Speaking once again of “The Little Mermaid,” I took my 3-year old daughter to see it when it came out (she’s now a 31-year old attorney). She didn’t yet have the viewing skills to understand such a complicated story–not to mention the musical discourse, beyond the plot, where you’ll find most of the graceful gestures to ancient myth and modern literature, from Prometheus to Faust–so I wrote her a letter to be opened when she leaned to read. It was my crash course in writing plain speech rather than sticking to my adopted academic tongue, and it was so much fun that it led, before long, to my blog, politicsandletters.wordpress.com, and finally to our little magazine, Politics/Letters.

So, there’s that to keep me sentimentally tethered to this great movie. There’s also this. In 1990, then as now, women were fighting for equal access to opportunity at work, on the job–and not just because a two-income household was becoming the social norm due to the economic catastrophes of the 70s and 80s. No, women wanted the social purpose and connection that work has long provided to people who know their labor-time is worth as much as the stockbroker’s or the steelworker’s, perhaps more than the market will bear.

This ambition, to find meaningful work rather than lay about consuming or collecting more stuff, is what drives Ariel to the ocean’s surface, resurrecting herself from the purposeless playground that is her fluid, formless, watery habitat. How do we know?

Sebastian the crab, King Triton’s trusted adviser, answers Ariel’s signature song with his own musical celebration, “Under de Sea .” The little mermaid has sung of “gadgets and gizmos aplenty”–she’s been collecting stuff from up there–“I’ve got who’s-its and what’s-its galore.”  But she doesn’t care about the things in themselves, these forks and knives and other artifacts of western civilization, she wants to know what way of life would make sense of them. When she sings, “I want more,” she’s not coveting extra commodities, she’s begging to leave home and learn that way of life.  

“I want to know what the people know, ask ’em my questions,
And get some answers, what’s a fire, and why does it,
What’s the word, burn?
Wouldn’t I love, wouldn’t I love, love to explore that world up above?
Wandering free, wish I could be,
Part of that world.”

That world does become his world, the prince’s, when she rescues and falls for him. Still, the ambition, the urge to find purpose in work, out there beyond the household and family, prevails. Meanwhile, she sings,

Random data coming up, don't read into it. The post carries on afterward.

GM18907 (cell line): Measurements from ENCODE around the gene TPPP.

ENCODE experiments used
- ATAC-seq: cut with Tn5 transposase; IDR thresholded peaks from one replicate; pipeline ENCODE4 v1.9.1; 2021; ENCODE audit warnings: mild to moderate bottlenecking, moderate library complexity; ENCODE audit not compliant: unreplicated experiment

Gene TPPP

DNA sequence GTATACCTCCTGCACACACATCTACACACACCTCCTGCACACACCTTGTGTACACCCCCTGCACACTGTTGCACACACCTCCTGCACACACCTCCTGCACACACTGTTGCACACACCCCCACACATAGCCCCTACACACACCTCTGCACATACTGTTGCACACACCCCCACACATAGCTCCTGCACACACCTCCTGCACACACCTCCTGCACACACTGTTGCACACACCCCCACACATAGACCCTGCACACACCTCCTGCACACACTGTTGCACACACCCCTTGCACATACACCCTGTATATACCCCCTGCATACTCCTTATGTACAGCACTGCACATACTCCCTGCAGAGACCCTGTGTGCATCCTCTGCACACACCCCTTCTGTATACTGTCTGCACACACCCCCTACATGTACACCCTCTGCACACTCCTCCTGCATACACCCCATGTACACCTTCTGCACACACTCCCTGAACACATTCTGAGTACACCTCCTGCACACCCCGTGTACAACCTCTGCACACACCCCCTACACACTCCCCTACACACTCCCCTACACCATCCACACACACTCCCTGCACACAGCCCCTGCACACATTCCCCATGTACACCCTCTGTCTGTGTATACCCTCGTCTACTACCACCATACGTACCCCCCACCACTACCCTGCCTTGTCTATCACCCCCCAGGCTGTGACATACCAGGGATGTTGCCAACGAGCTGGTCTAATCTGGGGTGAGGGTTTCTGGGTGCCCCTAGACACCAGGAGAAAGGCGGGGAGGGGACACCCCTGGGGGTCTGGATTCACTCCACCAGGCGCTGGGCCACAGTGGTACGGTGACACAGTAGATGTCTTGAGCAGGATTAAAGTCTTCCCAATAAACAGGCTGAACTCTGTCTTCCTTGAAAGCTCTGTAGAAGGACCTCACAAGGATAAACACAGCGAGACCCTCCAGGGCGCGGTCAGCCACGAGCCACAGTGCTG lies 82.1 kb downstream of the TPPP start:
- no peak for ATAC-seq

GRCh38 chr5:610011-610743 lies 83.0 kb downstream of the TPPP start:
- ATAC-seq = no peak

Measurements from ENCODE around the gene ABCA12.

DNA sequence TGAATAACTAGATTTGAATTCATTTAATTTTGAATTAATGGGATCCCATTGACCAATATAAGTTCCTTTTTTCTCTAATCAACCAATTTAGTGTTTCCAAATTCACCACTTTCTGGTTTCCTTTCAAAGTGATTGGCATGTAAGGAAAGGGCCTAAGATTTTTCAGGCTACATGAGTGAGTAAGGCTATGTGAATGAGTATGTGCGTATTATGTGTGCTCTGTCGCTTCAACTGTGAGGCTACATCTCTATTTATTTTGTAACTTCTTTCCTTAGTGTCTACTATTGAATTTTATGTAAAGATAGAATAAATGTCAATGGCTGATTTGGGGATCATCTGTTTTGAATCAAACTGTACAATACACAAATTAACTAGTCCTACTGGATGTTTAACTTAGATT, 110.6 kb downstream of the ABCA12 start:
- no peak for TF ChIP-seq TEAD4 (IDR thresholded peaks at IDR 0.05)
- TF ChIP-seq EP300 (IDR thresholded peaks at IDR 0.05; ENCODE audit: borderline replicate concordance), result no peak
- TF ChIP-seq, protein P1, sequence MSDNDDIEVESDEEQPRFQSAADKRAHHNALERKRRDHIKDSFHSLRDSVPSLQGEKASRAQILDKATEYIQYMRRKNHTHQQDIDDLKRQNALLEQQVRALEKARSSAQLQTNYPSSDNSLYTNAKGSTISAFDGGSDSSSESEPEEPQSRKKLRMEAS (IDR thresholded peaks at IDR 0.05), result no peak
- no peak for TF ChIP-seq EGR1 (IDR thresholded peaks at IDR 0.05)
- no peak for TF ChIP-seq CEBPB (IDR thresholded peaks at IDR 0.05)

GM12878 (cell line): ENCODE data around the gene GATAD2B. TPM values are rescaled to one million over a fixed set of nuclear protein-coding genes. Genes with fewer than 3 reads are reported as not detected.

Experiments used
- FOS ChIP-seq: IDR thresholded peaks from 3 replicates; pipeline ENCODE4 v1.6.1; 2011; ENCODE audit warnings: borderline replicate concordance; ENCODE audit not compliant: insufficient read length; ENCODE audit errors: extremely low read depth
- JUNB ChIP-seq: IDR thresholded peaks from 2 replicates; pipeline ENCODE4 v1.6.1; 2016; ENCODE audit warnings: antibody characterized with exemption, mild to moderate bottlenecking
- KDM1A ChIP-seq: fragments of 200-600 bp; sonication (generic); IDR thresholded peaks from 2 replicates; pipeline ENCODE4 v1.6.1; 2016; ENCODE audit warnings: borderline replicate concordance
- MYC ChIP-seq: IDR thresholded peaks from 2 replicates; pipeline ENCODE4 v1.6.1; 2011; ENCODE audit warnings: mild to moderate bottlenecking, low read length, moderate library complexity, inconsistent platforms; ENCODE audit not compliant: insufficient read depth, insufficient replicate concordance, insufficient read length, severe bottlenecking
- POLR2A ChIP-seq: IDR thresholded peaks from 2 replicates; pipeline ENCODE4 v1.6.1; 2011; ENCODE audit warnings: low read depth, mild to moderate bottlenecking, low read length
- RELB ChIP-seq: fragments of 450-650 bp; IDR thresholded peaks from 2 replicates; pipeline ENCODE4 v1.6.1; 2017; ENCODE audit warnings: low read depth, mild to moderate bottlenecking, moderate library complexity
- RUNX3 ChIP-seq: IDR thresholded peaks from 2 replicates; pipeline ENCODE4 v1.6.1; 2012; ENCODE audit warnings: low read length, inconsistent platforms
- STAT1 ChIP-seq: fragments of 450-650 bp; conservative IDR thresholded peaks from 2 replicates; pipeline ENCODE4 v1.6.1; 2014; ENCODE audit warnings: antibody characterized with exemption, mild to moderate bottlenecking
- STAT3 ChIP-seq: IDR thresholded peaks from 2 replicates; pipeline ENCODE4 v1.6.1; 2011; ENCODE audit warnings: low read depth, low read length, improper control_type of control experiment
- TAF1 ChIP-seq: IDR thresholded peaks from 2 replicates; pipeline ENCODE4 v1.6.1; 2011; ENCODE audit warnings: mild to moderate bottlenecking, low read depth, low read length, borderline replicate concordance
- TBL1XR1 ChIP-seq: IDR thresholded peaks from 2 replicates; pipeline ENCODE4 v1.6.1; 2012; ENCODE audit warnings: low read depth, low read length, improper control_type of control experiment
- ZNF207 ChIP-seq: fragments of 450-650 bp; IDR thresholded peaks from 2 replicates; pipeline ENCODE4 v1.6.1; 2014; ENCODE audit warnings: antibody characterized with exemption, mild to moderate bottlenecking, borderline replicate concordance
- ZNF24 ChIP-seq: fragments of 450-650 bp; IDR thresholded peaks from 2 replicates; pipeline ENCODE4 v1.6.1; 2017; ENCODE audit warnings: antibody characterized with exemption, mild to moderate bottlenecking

“Betcha on land, they understand,
Bet they don’t reprimand their daughters:
Bright young women, sick of swimmin’,
Ready to stand.” 

Which is to say stand up to their fathers, brothers husbands, and magistrates.

Sebastian answers by explaining that work is pointless. “Up dere in the sun, dey slave away.” His Caribbean accent isn’t a racist residue or marker, it’s a reminder that the least-developed areas of the world aren’t distant, exotic locations, they’re close by, indeed they inhabit and determine the “New World” we call the western hemisphere.

Ariel’s reprise is a rebuke to the boss.

“Up where they walk, up where they run,
Up where they stay all day in the sun,
Wandering free, wish I could be,
Part of that world.” 

Now I’m the guy who says “Fuck Work,” so what I am I doing here defending Ariel’s fierce determination to stay all day in the sun–to endure the hardships and humiliations of work as Sebastian has neatly enumerated them?

Got me. Unless it’s my own ambivalence about work itself. Or, maybe more to the point, that forcing markets, including the labor market, to behave in civilized, equitable ways, is to reclaim and redefine the social purpose that drives us to work in the first place. 

Marx mentioned “the historical and moral element” in the determination of the wage. 19th-century workers couldn’t, and wouldn’t, treat themselves as economic factors or functions in a calculus spread on two pages, double entry and all, to be rearranged as if the accountant’s pen was a magic wand.

They wanted work–wage labor–because they wanted money they could spend without supervision by masters, lords, fathers, brothers, or magistrates. We’re past that point where wages equalled autonomy, but we can see why Ariel wanted out from under the control of her father, and why ascent to the rougher, grounded, brutal shore of a marriage market sounded like progress.


Photo by Johan Wessman (News Øresund)